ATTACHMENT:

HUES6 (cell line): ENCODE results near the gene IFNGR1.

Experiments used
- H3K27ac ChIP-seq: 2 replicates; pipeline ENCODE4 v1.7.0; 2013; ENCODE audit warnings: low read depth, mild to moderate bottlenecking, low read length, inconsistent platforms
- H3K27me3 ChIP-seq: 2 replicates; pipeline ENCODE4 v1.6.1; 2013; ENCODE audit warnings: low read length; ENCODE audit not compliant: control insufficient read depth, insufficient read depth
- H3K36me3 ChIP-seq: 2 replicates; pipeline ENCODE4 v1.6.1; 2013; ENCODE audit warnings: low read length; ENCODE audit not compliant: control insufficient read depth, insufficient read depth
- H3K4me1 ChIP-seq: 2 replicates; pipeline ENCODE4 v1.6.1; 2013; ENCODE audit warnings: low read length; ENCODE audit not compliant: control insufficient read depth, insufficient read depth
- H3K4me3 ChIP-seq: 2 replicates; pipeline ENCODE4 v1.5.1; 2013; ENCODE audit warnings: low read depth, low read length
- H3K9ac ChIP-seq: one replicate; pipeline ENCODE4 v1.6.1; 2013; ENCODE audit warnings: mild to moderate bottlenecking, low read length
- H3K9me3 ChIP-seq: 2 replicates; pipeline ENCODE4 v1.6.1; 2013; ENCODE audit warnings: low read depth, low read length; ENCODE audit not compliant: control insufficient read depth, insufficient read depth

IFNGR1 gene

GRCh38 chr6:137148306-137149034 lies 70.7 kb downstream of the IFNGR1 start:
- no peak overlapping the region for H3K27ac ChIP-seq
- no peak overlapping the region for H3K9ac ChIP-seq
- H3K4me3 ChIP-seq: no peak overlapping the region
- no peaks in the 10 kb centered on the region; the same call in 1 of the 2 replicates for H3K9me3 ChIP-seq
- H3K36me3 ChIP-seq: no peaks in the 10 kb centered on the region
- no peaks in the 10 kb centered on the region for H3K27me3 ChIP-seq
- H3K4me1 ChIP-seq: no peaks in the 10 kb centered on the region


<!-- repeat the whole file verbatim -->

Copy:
HUES6 (cell line): ENCODE results near the gene IFNGR1.

Experiments used
- H3K27ac ChIP-seq: 2 replicates; pipeline ENCODE4 v1.7.0; 2013; ENCODE audit warnings: low read depth, mild to moderate bottlenecking, low read length, inconsistent platforms
- H3K27me3 ChIP-seq: 2 replicates; pipeline ENCODE4 v1.6.1; 2013; ENCODE audit warnings: low read length; ENCODE audit not compliant: control insufficient read depth, insufficient read depth
- H3K36me3 ChIP-seq: 2 replicates; pipeline ENCODE4 v1.6.1; 2013; ENCODE audit warnings: low read length; ENCODE audit not compliant: control insufficient read depth, insufficient read depth
- H3K4me1 ChIP-seq: 2 replicates; pipeline ENCODE4 v1.6.1; 2013; ENCODE audit warnings: low read length; ENCODE audit not compliant: control insufficient read depth, insufficient read depth
- H3K4me3 ChIP-seq: 2 replicates; pipeline ENCODE4 v1.5.1; 2013; ENCODE audit warnings: low read depth, low read length
- H3K9ac ChIP-seq: one replicate; pipeline ENCODE4 v1.6.1; 2013; ENCODE audit warnings: mild to moderate bottlenecking, low read length
- H3K9me3 ChIP-seq: 2 replicates; pipeline ENCODE4 v1.6.1; 2013; ENCODE audit warnings: low read depth, low read length; ENCODE audit not compliant: control insufficient read depth, insufficient read depth

IFNGR1 gene

GRCh38 chr6:137148306-137149034 lies 70.7 kb downstream of the IFNGR1 start:
- no peak overlapping the region for H3K27ac ChIP-seq
- no peak overlapping the region for H3K9ac ChIP-seq
- H3K4me3 ChIP-seq: no peak overlapping the region
- no peaks in the 10 kb centered on the region; the same call in 1 of the 2 replicates for H3K9me3 ChIP-seq
- H3K36me3 ChIP-seq: no peaks in the 10 kb centered on the region
- no peaks in the 10 kb centered on the region for H3K27me3 ChIP-seq
- H3K4me1 ChIP-seq: no peaks in the 10 kb centered on the region